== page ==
Type of Surgery
Last updated: 02/17/2009
Before an EEG begins, a nurse or technologist attaches approximately 16â€“21 electrodes to a person's scalp
using an electrically conductive, washable paste. The electrodes are placed on the head in a standard pattern based on head...
circumference measurements. Depending on the purpose for the EEG, implantable, or invasive, electrodes are occasionally used. Implantable electrodes include sphenoidal electrodes, which are fine wires inserted under the zygomatic arch, or cheekbone. Depth electrodes, or subdural strip electrodes, are surgically implanted into the brain and are used to localize a seizure focus in preparation for epilepsy surgery. Once in place, even implantable electrodes do not cause pain. The electrodes are used to measure the electrical activity in various regions of the brain over the course of the test period.
For the test, a person lies on a bed, padded table, or comfortable chair and is asked to relax and remain still while measurements are being taken. An EEG usually takes no more than one hour, although long-term monitoring is often used for diagnosis of seizure disorders. During the test procedure, a person may be asked to breathe slowly or quickly. Visual stimuli such as flashing lights or a patterned board may be used to stimulate certain types of brain activity. Throughout the procedure, the electroencephalography unit makes a continuous graphic record of the person's brain activity, or brain waves, on a long strip of recording paper or computer screen. This graphic record is called an electroencephalogram. If the display is computerized, the test may be called a digital EEG, or dEEG.
The sleep EEG uses the same equipment and procedures as a regular EEG. Persons undergoing a sleep EEG are encouraged to fall asleep completely rather than just relax. They are typically provided a bed and a quiet room conducive to sleep. A sleep EEG lasts up to three hours, or up to eight or nine hours if it is a night's sleep.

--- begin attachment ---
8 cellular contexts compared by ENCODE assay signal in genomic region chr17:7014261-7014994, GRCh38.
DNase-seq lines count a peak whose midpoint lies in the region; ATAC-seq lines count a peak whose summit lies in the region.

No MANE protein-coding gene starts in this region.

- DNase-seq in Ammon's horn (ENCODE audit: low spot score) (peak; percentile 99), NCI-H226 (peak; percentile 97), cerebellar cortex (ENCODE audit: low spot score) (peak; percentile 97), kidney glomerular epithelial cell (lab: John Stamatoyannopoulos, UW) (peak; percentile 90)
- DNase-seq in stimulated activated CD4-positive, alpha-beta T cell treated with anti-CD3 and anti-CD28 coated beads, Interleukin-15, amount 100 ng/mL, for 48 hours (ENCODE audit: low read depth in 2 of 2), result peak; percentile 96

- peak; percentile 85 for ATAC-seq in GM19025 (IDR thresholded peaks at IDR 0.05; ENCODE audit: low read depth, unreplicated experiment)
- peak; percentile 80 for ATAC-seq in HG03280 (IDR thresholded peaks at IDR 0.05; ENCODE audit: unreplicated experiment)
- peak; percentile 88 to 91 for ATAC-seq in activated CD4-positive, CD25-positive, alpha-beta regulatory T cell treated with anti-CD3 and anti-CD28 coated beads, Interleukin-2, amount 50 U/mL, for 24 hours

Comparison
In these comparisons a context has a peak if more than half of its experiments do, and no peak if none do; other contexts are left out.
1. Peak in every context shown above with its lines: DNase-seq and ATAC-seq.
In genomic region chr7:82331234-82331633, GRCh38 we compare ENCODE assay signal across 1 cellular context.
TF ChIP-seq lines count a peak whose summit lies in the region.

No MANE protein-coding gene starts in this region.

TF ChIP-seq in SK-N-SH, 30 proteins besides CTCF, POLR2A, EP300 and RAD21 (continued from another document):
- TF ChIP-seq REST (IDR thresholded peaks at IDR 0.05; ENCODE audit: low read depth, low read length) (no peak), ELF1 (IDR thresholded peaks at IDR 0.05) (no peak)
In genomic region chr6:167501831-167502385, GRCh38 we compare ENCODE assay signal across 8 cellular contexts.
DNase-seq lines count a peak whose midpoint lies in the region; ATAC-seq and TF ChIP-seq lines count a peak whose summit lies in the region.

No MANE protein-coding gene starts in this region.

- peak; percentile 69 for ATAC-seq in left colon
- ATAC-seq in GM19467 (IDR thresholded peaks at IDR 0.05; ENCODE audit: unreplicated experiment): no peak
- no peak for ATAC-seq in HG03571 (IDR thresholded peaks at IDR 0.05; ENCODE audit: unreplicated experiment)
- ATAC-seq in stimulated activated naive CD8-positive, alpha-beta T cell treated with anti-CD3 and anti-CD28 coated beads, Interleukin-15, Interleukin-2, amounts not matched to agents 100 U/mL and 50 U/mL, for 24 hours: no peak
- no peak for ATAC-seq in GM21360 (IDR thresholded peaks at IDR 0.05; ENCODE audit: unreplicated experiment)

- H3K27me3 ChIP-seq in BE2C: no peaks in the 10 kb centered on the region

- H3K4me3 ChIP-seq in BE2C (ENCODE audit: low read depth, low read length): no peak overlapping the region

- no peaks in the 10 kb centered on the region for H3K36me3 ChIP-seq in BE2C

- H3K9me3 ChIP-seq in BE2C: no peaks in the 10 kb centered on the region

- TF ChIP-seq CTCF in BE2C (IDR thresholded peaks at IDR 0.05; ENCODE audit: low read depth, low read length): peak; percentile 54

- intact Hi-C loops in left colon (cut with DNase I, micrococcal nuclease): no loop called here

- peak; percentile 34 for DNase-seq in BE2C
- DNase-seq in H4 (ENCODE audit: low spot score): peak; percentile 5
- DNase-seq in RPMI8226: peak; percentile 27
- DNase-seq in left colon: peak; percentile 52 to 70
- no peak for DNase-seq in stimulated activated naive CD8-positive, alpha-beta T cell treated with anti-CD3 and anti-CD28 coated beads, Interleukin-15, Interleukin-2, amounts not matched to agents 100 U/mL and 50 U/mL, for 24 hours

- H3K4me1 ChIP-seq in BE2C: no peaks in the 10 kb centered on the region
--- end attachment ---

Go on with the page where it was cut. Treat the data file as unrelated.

In an ambulatory EEG, individuals are hooked up to a portable cassette recorder. They then go about normal activities and take normal rest and sleep for a period of up to 24 hours. During this period, individuals and their family members record any symptoms or abnormal behaviors, which can later be correlated with the EEG to see if they represent seizures.
An extension of the EEG technique, called quantitative EEG (qEEG), involves manipulating the EEG signals with a computer using the fast Fourier transform algorithm. The result is then best displayed using a colored gray scale transposed onto a schematic map of the head to form a topographic image. The brain map produced in this technique is a vivid illustration of electrical activity in the brain. This technique also has the ability to compare the similarity of the signals between different electrodes, a measurement known as spectral coherence. Studies have shown the value of this measurement in diagnosis of Alzheimer's disease and mild closed head injuries. The technique can also identify areas of the brain having abnormally slow activity when the data are both mapped and compared to known normal values. The result is then known as a statistical or significance probability map (SPM). This allows differentiation between early dementia (increased slowing) or otherwise uncomplicated depression (no slowing).
Electroencephalography (EEG) is the measurement of electrical activity produced by the brain as recorded from electrodes placed on the scalp.
Just as the activity in a computer can be understood on multiple levels, from the activity of individual transistors to the function of applications, so can the electrical activity of the brain be described on relatively small to relatively large scales. At one end are action potentials in a single axon or currents within a single dendrite of a single neuron, and at the other end is the activity measured by the EEG which aggregates the electric voltage fields from millions of neurons. So-called scalp EEG is collected from tens to hundreds of electrodes positioned on different locations at the surface of the head. EEG signals (in the range of milli-volts) are amplified and digitalized for later processing. The data measured by the scalp EEG are used for clinical and research purposes. In neurology, the main diagnostic application of EEG is for epilepsy but this technique is also used to investigate many other pathologies such as sleep-related disorders, sensory deficits, brain tumors, etc. In cognitive neuroscience, EEG is used to investigate the neural correlates of mental activity from low-level perceptual and motor processes to higher-order cognition (attention, memory, reading, etc).
The total number of neurosurgeries performed in 2006 was estimated at 2,171,195. Of these, 1,345,167 spine-related were performed, equating to nearly 62 percent of the total.
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